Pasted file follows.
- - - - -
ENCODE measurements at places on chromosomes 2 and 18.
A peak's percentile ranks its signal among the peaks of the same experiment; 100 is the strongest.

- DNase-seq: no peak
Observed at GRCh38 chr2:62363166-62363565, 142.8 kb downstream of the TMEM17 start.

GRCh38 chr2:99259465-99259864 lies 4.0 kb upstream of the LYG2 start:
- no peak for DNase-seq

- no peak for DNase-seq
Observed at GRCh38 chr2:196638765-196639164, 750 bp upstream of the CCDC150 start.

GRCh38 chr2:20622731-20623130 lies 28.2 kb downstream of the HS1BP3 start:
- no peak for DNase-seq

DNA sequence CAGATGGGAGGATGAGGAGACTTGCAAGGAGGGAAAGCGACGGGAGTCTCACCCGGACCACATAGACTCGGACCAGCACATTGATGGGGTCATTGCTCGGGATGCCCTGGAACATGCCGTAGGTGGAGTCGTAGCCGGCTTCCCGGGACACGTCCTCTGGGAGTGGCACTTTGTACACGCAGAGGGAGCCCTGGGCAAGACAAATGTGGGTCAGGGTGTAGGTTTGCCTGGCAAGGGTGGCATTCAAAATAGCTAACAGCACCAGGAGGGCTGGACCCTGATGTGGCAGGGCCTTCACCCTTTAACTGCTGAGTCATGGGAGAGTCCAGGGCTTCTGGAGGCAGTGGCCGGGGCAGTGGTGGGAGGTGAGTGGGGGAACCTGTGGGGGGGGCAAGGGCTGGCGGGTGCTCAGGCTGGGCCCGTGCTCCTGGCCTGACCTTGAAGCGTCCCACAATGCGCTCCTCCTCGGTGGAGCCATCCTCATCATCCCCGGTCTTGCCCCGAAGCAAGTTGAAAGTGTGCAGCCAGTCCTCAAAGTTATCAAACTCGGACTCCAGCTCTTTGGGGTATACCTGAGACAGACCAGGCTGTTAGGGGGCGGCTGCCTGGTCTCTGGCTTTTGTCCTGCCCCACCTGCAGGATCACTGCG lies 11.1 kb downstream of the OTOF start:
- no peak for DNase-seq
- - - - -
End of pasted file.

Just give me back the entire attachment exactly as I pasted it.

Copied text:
ENCODE measurements at places on chromosomes 2 and 18.
A peak's percentile ranks its signal among the peaks of the same experiment; 100 is the strongest.

- DNase-seq: no peak
Observed at GRCh38 chr2:62363166-62363565, 142.8 kb downstream of the TMEM17 start.

GRCh38 chr2:99259465-99259864 lies 4.0 kb upstream of the LYG2 start:
- no peak for DNase-seq

- no peak for DNase-seq
Observed at GRCh38 chr2:196638765-196639164, 750 bp upstream of the CCDC150 start.

GRCh38 chr2:20622731-20623130 lies 28.2 kb downstream of the HS1BP3 start:
- no peak for DNase-seq

DNA sequence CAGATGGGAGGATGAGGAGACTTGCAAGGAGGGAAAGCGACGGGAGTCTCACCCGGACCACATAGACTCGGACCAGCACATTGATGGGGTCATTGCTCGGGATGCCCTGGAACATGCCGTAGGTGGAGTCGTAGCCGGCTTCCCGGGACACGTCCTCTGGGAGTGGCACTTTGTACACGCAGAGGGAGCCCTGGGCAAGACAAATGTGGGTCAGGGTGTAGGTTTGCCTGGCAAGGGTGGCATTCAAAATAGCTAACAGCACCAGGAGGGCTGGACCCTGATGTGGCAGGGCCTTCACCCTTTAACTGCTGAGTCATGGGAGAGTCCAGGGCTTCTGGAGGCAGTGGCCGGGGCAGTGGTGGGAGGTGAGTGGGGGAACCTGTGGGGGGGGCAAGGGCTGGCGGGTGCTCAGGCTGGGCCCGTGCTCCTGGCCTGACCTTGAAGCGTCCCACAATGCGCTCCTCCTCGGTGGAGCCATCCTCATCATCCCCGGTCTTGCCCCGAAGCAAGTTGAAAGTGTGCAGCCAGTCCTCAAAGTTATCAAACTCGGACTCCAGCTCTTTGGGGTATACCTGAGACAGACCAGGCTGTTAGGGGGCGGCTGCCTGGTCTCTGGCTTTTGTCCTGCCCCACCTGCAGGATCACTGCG lies 11.1 kb downstream of the OTOF start:
- no peak for DNase-seq